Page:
Defining Moments of a Free Man from A Black Stream

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Defining Moments of a Free Man from A Black Stream (Click to enlarge image) In 1963, the year of the murder of Medgar Evers, Civil Rights marches, and the assassination of President John F. Kennedy, twenty-year-old Douglas arrived in the United States. A Fulbright Scholar from British Guiana, Douglas studied engineering at Lehigh University, received his Ph.D. and M.D. from Cornell University, and did his residency in Internal Medicine at Johns Hopkins. A curious and motivated young man from a colonial country struggling for independence, Douglas was shocked by the racism he received by white Americans and the cultural prejudice he received from Black Americans. Struggling with his faith and identity, Douglas decided to control his own future through grit, hard work, and the road less travelled.

The first section describes the struggles of a young man dealing with childhood trauma, questioning his place in family, yearning for acceptance and finally coming to the realization that despite all obstacles, he alone was responsible for his own destiny.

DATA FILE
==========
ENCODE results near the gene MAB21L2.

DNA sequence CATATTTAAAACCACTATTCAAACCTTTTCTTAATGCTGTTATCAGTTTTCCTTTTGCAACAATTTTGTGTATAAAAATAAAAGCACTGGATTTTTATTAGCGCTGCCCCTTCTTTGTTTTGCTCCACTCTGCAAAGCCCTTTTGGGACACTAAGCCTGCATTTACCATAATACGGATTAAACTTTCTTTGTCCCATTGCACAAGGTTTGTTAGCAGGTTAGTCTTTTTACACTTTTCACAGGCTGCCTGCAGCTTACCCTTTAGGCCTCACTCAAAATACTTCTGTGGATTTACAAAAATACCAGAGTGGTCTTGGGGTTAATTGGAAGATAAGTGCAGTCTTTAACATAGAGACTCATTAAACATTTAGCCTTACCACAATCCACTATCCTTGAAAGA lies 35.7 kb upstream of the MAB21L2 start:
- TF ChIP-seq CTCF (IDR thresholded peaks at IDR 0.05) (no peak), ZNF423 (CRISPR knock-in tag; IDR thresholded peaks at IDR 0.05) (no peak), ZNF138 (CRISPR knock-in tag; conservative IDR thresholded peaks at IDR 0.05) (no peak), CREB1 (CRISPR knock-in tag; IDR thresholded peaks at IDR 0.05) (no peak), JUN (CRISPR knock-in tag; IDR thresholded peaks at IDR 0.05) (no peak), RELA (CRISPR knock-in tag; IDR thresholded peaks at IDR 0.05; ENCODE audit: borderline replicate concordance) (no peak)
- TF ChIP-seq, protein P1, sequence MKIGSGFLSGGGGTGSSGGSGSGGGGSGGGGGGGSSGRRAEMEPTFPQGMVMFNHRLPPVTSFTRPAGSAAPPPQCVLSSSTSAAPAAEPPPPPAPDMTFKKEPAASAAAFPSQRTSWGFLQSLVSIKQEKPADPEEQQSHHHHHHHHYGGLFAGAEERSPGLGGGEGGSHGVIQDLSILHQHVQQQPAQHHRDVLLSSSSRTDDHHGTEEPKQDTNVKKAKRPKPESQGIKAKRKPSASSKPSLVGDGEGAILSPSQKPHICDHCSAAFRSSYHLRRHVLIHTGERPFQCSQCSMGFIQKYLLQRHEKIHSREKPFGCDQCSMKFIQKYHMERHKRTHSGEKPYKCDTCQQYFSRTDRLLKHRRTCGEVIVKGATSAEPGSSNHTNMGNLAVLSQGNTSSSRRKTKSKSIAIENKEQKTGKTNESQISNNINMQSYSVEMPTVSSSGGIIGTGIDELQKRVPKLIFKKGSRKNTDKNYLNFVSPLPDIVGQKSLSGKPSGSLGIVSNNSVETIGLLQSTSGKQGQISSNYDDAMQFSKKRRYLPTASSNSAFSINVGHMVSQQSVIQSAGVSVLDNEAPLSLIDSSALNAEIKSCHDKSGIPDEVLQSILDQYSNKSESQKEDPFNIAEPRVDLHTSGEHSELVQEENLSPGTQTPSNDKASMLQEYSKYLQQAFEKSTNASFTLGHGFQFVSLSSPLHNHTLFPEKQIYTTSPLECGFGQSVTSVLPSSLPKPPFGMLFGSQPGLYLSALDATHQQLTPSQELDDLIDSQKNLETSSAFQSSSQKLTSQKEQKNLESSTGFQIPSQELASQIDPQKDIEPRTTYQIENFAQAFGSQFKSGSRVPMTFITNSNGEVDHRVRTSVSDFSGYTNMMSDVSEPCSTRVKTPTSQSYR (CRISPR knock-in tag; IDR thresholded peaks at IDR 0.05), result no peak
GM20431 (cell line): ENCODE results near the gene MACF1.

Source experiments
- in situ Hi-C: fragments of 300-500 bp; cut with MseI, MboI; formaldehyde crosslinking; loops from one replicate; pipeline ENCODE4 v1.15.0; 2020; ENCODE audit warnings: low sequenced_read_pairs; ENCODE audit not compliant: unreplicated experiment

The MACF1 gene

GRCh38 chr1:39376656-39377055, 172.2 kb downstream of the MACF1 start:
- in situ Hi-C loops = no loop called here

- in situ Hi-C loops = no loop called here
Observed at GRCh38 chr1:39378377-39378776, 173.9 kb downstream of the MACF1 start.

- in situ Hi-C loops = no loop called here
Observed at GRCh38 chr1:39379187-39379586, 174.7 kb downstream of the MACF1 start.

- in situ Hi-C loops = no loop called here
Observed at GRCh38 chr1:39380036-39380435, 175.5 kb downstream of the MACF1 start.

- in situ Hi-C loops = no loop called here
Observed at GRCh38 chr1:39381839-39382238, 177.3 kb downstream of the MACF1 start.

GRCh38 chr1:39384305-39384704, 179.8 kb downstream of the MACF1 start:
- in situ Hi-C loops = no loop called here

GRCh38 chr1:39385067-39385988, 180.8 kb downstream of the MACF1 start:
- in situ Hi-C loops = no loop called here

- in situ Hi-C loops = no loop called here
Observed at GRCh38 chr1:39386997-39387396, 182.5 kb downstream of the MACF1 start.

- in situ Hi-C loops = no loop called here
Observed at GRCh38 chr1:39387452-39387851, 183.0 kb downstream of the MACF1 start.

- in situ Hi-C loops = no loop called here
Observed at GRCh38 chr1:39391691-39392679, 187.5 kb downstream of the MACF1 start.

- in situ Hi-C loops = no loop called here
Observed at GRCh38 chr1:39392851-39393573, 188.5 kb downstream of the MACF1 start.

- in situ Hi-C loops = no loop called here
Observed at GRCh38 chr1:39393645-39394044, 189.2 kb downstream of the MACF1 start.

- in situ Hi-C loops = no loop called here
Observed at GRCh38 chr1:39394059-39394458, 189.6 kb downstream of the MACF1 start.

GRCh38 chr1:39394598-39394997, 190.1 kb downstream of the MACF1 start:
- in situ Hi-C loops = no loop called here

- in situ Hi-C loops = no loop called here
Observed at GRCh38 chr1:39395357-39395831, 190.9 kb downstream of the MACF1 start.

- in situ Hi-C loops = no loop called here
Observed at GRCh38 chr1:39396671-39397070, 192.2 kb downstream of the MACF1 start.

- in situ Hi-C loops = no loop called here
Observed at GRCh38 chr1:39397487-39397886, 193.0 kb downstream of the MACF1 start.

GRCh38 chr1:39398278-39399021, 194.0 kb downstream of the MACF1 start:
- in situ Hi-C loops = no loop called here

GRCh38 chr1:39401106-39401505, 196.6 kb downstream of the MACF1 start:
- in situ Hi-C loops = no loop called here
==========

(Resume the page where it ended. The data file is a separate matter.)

The second section takes the reader through the author’s migration from his country of birth to the culture shock of and adjustment to life in his new country. From his days at Lehigh University through his PhD acquisition, medical school training and black activism at Cornell, his residency at Johns Hopkins, his stints at Xerox and the NIH and his community medicine initiative at University of Chicago, the writer paints a picture of his love of science, wonderment and the parlaying of newfound knowledge into a storied career.

The third section (Book III) deals with the author’s coming-of-age professionally and is essentially a technical treatise on science, drug discovery and development. It is also a how-to on navigating the minefields of the professional world.

Perhaps the most important part of the book lies in the final pages in which the author describes a speech he gave to the National Organization for the Professional Advancement of Black Chemists and Chemical Engineers, on receipt of a Lifetime Achievement Award. In his speech, he exhorted his audience to be true to themselves, to stand steadfast, to live by example and to focus on a higher purpose other than self. It is a theme that is skillfully woven throughout the book and is the thread that connects all three sections.

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